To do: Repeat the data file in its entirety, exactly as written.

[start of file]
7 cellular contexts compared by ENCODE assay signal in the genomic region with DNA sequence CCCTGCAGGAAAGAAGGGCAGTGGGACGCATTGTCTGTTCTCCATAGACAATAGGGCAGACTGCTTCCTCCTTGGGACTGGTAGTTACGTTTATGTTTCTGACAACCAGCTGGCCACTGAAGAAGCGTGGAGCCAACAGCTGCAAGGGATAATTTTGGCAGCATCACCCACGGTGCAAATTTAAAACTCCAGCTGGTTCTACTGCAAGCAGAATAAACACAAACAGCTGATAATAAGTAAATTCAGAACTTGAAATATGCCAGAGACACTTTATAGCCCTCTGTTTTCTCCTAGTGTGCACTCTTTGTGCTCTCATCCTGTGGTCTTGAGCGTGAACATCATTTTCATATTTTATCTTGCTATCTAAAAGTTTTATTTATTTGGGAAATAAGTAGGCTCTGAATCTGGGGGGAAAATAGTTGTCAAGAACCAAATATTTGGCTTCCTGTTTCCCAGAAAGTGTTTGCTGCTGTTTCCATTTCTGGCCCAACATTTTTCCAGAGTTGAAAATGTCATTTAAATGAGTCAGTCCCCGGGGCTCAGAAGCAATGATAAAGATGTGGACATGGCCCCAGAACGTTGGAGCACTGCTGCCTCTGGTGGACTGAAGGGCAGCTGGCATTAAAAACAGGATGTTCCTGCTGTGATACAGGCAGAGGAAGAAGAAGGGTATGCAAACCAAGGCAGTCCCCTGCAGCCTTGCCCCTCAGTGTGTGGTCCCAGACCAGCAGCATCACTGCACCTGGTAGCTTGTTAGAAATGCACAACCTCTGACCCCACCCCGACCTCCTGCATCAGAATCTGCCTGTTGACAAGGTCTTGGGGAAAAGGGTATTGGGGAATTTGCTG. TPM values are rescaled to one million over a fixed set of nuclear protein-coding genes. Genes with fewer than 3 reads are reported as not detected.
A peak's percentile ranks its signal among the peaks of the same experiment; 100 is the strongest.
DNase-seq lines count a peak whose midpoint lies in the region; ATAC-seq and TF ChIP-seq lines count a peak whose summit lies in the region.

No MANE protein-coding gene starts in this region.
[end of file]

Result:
7 cellular contexts compared by ENCODE assay signal in the genomic region with DNA sequence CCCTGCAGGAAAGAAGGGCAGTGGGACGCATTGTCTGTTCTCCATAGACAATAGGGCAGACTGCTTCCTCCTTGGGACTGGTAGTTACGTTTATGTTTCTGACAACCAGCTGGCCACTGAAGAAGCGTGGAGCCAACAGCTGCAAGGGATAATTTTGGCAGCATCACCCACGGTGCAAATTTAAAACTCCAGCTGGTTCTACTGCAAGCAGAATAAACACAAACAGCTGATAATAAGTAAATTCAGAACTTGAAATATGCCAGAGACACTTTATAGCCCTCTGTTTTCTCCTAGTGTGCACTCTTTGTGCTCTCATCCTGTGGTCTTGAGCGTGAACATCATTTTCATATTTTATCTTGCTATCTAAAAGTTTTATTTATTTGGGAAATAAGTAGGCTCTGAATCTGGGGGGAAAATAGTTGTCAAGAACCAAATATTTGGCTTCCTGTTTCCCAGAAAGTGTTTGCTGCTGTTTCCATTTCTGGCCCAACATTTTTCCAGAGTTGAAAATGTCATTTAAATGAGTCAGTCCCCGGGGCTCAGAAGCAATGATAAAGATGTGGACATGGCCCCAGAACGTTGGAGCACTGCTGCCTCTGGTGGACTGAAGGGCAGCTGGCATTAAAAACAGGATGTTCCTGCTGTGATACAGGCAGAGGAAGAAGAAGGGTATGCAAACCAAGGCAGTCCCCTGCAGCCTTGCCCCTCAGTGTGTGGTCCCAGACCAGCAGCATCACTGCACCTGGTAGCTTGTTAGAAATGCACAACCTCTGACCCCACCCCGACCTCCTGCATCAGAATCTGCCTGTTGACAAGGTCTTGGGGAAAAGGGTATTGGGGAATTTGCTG. TPM values are rescaled to one million over a fixed set of nuclear protein-coding genes. Genes with fewer than 3 reads are reported as not detected.
A peak's percentile ranks its signal among the peaks of the same experiment; 100 is the strongest.
DNase-seq lines count a peak whose midpoint lies in the region; ATAC-seq and TF ChIP-seq lines count a peak whose summit lies in the region.

No MANE protein-coding gene starts in this region.